Since mid-1980-s fashion on postmodern went beyond the boundaries of aesthetics and theory of literature. This topic became interesting for philosophy and sociology. The article is devoted to the relations of these two disciplines to postmodern. The author considers four positions inside social theory concerning postmodern. Firstly, social theorists which take “theory of postmodern” into consideration but in general don’t agree with the idea that Western society entered the situation of postmodernity. Secondly, social theorists who accept the idea of postmodern and try to develop it in different directions. Mostly, these are those who agree with the concept of postmodernity. Thirdly, social theorists who consider the possibility of applying postmodern ideas to social theory, they call themselves “postmodernists”. Fourthly, there are those, who consider postmodernism in a strictly sociological sense, i.e. they do research of what could be called “discourse of postmodern in sociology”. By 2000 adherents of modernity, adherents of postmodernity and adherents of postmodernism in social theory started to reject ideas about postmodernity/postmodernism. By 2000 postmodernism in social theory strangely died. This death could be called “strange” as despite the fact that this concept is still used, it no longer occupies the same central place in social theory as it was since the second half of the 1980-s and till the mid-1990s.
Socially responsible (ethical) consumption in Russia is only taking its first steps and is fairly fragmented. In most cases, consumers engage in practices of one particular sort, whether ethical purchasing, ethical boycotts or separate collection of waste. The article presents the data of a representative empirical study aiming to identify specific qualities of citizens participating in various socially responsible consumption practices as well as factors facilitating Russians’ engagement in the above practices. The article purports that market-oriented practices, such as ethical purchasing and boycotts, and nonmarket ones, such as separate collection of waste, are driven by different factors and relate to the sphere of civil society in different ways. The article concludes that differentiated strategies need to be implemented in this area by NGOs and management groups of various levels.
The article contains the critical examination of Grinbcrg Rubinstain's concept of economic sociodynamics and patronized goods from the position of liberal doctrines of the Austrian school. It reveals von Miscs theory of history, where ideas occupy the central place and interests are pro-derivatives from them. It is shown that the notion of "public interest" is a dominant public opinion, which, of course, cannot exist as something separate from the individuals. Public interest not necessary represents something positive and ensuring progress. The public interest may be aimed against it. And outside public opinion it simply does not exist. Patronized goods with the exception of pure public goods become not because they have need in such the state, but because the state and interest groups need to take care of them. The state constrains free entrepreneurship, which only can provide efficient delivery of the most of the patronized goods. And the state is ineffective supplier of these goods. In general social liberalism from the perspective of the Austrian economic theory is presented as a new wave of statism.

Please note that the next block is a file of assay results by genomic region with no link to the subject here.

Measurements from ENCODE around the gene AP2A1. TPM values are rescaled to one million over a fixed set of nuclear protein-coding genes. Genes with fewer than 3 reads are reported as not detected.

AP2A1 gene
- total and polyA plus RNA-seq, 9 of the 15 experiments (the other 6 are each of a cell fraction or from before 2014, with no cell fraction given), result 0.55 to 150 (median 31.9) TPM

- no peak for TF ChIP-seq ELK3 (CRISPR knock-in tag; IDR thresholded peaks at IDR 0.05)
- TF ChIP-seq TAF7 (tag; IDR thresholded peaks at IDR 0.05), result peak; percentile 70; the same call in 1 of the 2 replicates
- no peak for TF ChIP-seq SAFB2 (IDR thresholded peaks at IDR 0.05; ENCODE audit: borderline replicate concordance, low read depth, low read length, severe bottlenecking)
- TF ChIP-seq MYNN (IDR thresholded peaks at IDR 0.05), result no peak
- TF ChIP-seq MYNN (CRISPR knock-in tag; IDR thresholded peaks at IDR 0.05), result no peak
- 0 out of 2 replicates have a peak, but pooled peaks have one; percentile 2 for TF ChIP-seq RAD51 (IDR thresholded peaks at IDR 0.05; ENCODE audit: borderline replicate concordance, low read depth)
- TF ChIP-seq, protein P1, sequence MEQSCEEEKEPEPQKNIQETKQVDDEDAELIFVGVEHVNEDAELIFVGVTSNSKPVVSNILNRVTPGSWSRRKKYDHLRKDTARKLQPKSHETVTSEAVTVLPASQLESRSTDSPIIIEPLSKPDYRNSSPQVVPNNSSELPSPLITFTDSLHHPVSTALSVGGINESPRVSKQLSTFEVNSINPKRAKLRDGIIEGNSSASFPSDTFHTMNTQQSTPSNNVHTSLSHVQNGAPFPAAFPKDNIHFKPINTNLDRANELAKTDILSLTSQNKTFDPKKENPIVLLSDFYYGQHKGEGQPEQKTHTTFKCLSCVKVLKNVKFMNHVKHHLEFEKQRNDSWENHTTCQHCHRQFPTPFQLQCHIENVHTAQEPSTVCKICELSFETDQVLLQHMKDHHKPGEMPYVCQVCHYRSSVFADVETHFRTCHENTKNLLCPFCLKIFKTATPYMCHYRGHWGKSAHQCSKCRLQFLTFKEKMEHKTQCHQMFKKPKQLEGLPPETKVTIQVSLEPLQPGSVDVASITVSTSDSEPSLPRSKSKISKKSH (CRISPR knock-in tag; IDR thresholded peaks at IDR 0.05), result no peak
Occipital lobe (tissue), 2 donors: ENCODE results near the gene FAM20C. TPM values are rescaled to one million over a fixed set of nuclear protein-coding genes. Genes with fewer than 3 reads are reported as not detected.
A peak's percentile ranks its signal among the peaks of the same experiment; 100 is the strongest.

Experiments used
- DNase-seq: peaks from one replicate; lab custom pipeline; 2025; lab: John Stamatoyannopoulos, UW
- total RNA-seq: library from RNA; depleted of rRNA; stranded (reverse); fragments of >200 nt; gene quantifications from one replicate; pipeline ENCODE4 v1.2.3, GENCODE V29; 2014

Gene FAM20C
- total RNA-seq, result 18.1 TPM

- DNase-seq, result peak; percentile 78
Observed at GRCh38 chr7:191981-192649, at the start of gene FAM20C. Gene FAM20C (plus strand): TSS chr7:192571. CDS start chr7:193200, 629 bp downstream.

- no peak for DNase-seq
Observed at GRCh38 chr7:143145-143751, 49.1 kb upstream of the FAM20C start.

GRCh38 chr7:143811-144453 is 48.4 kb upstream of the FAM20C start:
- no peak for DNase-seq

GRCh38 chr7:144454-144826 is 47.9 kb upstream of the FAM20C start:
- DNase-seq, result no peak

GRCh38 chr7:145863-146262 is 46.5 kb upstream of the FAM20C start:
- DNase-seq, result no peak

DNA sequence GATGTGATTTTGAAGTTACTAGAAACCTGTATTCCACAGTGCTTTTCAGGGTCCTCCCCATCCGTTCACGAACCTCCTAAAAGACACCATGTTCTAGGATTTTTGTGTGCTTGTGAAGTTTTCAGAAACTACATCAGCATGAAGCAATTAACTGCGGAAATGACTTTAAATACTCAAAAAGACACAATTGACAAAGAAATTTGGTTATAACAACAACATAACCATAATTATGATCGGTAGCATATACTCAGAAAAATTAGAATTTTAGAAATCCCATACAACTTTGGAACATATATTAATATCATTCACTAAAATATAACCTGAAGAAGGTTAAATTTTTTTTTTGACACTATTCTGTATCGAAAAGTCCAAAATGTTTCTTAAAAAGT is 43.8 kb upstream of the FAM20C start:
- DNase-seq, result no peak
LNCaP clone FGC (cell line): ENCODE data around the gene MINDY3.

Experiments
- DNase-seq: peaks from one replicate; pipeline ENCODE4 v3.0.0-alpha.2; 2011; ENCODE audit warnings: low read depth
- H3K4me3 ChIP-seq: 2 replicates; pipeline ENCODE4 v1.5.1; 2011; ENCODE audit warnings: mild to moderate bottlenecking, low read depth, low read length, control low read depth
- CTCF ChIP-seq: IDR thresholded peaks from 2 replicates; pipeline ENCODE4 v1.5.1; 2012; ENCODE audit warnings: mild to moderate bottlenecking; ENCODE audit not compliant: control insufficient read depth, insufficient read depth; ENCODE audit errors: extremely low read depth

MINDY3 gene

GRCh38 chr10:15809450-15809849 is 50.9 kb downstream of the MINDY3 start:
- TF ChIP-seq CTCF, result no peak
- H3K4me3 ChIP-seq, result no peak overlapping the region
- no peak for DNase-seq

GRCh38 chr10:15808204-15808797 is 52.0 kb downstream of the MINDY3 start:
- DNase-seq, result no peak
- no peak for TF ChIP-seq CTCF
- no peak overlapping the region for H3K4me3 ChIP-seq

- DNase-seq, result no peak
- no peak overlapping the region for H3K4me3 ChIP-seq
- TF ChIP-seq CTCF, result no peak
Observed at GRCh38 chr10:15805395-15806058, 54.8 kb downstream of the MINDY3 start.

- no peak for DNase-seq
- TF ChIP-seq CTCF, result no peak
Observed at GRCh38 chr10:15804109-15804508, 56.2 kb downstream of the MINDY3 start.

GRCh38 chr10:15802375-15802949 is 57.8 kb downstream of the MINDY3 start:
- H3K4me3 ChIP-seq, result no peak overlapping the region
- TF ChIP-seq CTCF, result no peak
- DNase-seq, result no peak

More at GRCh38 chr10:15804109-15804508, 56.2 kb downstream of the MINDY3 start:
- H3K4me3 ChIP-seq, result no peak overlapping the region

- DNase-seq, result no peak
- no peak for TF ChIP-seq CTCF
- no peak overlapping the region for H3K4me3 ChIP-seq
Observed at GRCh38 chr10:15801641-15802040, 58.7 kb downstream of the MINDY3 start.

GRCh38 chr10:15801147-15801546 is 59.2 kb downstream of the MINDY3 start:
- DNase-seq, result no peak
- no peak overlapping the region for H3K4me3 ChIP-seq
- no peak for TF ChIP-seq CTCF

The theme of social liberalism is examined in the light of the quality of the state. One thing is a state that stands above society. The other – a state based on an agreement with society and, therefore, requiring the adoption of social policies, based on the alignment of interests of different groups. In Russia, there is a state of the ? rst type, but the society is clearly unhappy about this and increasingly makes demands for transformation of the state. In the methodology of the social sciences as the author believes it is important to study the extent to which the state is implementing a “common interest” and how it is re?ected in the analytical and mathematical models describing the Russian society
Multicultural policy is one of the few theory-based approaches to managing ethno-cultural diversity. However, Russian scientific community expresses doubts about the feasibility of the policy for Russia. Such doubts arise from the difficulties in integration of migrants in Europe and support for assimilation policies among the Russian public. The goals of this article are to 1) present theoretical and empirical evidence for multiculturalism policy; 2) describe two components of the multiculturalism policy: support and promotion of cultural diversity and facilitation of equitable participation of heterogeneous ethno-cultural groups; 3) and to compare the degree of implementation and effectiveness of multiculturalism policies in Canada, countries of Europe, and Russia. We conclude that recent changes in Russian policy are likely to improve intergroup relationships in the Russian Federation, however, such changes cannot be seen as sufficient for satisfactory social, political, psychological and economic integration of migrants into Russian society.